I’m afraid I have to start with some bad news: African penguins at Simons Town’s world-famous Boulders Beach colony are in disastrous decline. The population has fallen by nearly 90% since the mid-1990s and there’s little sign of recovery.
Shoals of sardines and anchovies – staple food for penguins – have moved south, possibly due to climate change; the relentless gouging of local waters by commercial fisheries means little is left. Pollution, predation by a growing Cape fur seal population, and perhaps the stress incurred by the 700 000 people who visit them every year also play their parts.
But what is bad news without good? Stony Point Nature Reserve in the superbly-named Betty’s Bay is one of Africa’s most successful African penguin breeding colonies. It is little over an hour’s drive from Cape Town, a trip that includes one of the most spectacular stretches of coastal road that you are likely to ever see.
The reserve is reached via a wiggle through the labyrinthine roads of Betty’s Bay (follow the penguin signs) and sits on the site of a former whaling station. Indeed, penguins were resting on an old concrete slipway when I arrived one quiet morning, a slipway once used to haul dead whales out of the water for processing.
But there’s no sound of grisly butchery these days: the air rings instead with the air horn-like braying of male penguins claiming a territory, overlaid by the curious fluttery chatter of thousands of cormorants and an occasional nails-down-the-chalkboard screech from patrolling seagulls.
The penguin colony here isn’t immune from the overall decline of the species but there are 170 000 of them at Stony Point and I saw plenty of – ahem – breeding going on. They are everywhere – mated pairs, stony-faced juveniles and fluffy chicks – all going about their business as if we weren’t there.
There is something endearingly human about penguins: their dinner-suit plumage, the slightly drunk two-legged walk, their bad tempered behaviour. But penguins show sensitive touches too: couples gently preen each other or fuss about the state of their nest, artfully rearranging a piece of seaweed or driftwood.
Stony Point is a great destination for other birds too. You can see up to four cormorant species here as well as passing terns and even Cape gannets, stiff-winged ocean birds riding the uplift of the waves. And kelp gulls of course, the skinheads of the bird world: the shiny-headed masters of hanging around and looking for trouble. They are hoping for an unguarded penguin egg to take and crack open on the rocks like a bottle of champagne.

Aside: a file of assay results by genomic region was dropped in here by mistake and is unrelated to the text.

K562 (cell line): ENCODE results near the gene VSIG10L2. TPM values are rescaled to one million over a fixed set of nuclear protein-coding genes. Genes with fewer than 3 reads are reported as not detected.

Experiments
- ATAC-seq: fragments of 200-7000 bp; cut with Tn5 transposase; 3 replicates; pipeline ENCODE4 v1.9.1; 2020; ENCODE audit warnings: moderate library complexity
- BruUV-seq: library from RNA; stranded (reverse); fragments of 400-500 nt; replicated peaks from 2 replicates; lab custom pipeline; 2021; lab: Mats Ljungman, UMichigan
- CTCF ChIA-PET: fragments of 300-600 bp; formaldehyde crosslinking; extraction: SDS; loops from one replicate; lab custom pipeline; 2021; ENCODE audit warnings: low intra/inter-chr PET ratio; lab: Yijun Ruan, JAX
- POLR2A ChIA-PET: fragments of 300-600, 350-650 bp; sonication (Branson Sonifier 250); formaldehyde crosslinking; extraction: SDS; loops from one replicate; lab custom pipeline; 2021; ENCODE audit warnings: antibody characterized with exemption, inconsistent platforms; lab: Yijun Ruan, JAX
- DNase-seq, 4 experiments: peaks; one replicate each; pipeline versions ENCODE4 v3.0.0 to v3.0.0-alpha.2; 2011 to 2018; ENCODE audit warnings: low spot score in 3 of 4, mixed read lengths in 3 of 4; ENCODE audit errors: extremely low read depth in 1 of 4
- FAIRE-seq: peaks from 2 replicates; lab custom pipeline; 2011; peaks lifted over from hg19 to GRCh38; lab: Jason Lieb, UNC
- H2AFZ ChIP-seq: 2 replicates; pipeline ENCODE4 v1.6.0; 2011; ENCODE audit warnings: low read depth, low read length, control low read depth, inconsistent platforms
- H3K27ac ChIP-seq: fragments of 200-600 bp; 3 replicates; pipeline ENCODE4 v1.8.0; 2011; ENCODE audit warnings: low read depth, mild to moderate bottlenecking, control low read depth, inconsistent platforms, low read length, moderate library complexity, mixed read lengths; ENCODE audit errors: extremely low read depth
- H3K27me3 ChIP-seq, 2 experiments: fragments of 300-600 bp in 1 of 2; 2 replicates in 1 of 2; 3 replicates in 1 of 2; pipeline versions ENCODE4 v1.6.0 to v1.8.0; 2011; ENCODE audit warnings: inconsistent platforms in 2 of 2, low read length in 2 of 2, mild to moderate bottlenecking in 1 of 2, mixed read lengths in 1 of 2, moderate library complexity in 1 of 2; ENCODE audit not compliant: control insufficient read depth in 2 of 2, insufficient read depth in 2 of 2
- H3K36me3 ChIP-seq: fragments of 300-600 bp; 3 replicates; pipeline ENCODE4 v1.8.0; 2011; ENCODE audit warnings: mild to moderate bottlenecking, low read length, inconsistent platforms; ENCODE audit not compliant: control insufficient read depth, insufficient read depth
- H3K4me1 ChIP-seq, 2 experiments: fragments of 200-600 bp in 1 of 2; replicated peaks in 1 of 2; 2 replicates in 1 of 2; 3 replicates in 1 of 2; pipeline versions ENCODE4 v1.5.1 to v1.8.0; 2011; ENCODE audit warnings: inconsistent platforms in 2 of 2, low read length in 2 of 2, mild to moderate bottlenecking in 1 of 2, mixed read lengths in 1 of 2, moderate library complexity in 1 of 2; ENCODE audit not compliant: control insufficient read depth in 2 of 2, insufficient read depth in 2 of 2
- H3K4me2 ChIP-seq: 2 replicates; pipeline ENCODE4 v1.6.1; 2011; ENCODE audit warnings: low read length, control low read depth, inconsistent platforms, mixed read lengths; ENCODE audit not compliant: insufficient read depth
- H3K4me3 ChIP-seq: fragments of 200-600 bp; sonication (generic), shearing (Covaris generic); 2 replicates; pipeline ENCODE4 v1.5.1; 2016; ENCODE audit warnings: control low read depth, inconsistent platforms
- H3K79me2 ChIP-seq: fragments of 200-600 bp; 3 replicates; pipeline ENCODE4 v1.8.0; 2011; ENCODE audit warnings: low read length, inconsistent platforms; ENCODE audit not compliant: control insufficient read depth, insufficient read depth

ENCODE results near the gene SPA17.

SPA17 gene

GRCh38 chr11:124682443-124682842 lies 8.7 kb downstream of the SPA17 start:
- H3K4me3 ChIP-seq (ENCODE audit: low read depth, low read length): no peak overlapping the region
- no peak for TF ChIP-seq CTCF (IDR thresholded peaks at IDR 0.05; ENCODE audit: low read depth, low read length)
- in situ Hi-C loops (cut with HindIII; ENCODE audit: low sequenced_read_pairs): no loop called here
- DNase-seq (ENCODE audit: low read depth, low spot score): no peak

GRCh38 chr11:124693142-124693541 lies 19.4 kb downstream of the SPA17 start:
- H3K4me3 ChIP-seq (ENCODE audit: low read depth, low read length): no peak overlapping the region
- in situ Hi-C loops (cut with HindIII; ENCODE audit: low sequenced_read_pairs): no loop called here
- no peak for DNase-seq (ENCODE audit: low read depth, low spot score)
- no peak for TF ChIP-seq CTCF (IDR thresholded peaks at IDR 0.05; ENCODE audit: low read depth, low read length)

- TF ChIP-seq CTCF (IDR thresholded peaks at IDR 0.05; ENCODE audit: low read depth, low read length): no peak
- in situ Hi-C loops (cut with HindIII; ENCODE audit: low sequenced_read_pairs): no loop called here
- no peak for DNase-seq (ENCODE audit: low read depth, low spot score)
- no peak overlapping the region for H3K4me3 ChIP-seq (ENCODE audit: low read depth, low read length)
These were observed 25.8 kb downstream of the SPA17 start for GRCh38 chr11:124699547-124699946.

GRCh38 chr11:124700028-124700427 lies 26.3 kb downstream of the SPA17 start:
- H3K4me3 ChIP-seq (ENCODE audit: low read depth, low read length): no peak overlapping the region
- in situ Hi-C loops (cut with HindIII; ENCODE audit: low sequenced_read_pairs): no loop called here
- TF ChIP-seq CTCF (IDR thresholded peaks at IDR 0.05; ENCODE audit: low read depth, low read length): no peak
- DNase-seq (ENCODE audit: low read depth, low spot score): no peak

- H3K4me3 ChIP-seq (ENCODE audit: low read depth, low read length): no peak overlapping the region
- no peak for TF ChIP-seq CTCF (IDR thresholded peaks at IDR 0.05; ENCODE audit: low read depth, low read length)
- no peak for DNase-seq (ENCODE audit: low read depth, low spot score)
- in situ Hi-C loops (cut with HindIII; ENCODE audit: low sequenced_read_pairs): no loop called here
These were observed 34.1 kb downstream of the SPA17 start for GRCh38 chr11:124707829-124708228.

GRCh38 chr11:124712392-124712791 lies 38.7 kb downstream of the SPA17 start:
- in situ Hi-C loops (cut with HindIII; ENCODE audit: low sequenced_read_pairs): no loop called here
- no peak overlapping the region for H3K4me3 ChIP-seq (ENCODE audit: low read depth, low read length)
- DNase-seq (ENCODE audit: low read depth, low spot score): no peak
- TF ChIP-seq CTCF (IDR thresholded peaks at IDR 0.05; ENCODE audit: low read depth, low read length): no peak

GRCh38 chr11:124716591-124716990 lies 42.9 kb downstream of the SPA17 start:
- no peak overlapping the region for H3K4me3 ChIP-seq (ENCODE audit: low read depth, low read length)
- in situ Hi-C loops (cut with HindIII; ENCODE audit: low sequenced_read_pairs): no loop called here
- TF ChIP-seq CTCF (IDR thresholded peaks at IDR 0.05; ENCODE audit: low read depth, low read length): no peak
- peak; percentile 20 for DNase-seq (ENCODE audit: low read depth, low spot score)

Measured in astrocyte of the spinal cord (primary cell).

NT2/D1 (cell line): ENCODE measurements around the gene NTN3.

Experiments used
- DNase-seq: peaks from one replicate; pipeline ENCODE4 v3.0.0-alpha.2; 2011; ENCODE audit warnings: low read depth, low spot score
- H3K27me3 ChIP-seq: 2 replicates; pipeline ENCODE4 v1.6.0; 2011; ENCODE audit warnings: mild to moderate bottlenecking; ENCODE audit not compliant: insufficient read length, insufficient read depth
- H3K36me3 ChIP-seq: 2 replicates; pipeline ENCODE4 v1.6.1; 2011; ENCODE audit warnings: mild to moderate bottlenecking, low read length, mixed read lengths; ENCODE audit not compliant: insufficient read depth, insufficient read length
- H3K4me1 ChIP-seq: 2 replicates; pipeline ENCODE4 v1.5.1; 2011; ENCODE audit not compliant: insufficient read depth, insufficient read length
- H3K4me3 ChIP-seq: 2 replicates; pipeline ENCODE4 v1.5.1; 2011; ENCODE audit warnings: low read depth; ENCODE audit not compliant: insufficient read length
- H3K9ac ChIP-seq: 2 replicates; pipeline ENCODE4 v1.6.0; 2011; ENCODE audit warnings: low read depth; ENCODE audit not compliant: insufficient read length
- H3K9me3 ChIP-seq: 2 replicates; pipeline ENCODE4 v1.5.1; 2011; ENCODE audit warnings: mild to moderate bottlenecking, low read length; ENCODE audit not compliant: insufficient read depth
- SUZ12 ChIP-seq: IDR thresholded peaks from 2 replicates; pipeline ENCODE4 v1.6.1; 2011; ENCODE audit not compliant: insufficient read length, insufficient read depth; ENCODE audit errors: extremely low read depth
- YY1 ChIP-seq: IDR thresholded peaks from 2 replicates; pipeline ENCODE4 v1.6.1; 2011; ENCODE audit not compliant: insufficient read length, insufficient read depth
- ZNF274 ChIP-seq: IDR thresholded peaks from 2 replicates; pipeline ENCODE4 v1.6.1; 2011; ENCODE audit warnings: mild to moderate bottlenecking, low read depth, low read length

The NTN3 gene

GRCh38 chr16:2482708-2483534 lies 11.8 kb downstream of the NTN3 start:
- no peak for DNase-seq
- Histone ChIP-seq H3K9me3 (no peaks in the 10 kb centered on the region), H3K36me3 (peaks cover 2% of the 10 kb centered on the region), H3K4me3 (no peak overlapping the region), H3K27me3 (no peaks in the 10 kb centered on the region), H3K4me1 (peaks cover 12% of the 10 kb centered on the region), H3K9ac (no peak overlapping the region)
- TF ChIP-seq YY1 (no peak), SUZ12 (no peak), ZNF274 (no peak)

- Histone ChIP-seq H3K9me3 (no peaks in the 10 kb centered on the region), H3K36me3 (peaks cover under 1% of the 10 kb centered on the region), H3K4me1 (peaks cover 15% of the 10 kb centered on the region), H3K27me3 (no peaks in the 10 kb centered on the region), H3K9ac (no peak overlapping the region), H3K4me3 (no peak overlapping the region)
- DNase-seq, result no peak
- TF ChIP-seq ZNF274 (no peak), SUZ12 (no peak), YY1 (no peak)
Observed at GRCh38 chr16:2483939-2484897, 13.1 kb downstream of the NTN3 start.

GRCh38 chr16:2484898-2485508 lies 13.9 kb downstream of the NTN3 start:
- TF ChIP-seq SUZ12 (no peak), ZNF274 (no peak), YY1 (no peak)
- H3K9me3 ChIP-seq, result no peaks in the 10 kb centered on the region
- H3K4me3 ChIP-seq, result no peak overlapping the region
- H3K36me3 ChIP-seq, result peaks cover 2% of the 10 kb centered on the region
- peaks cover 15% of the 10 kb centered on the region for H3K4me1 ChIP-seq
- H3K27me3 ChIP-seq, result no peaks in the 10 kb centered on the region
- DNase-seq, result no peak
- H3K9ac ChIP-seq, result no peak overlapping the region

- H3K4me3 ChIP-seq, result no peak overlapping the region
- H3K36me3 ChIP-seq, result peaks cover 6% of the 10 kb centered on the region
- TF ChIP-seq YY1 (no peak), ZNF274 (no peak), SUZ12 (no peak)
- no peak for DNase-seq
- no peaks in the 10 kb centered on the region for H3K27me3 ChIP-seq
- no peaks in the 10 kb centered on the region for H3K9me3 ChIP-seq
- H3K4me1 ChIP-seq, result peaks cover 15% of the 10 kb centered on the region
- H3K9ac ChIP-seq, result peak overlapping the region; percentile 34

There are lots of dassies too, those chubby rodent-like mammals that are actually related to elephants and rhinos rather than rats or guinea pigs. Far more of them here than at Boulders Beach and if you sit quietly for a while at Stony Point, you may even glimpse a small grey mongoose (that’s its name but it also doubles as a description of it) working its whisker-twitching way through the colony.
Run by Cape Nature and always manned by staff with a smile, Stony Point Nature Reserve has an entry fee a third of the price of Boulders Beach and a tiny fraction of its visitors. I was there on a sunny Saturday in peak whale season and by mid-morning there were only 20 or so other people on the boardwalks. Boulders Beach shovels 5 000 people a day through its turnstiles in summer and you have to push your way through the crowd like you’re in a Friday-night bar.
And once you have had your fill of penguins so to speak (and the local leopard certainly does; it killed 13 penguins in August this year), you can get back in the car and drive the short distance to another little-known natural beauty, the Harold Porter Botanical Gardens (Kirstenbosch without the queues), or dip into the nearby Kogelberg Biosphere, a pristine fynbos reserve complete with hiking trails and overnight accommodation. There is also Rooisands Nature Reserve – a bird watching gem – in the next village of Kleinmond, and if you carry along the coast for another 30 minutes you arrive at Hermanus, home to the best land-based whale-watching in the world.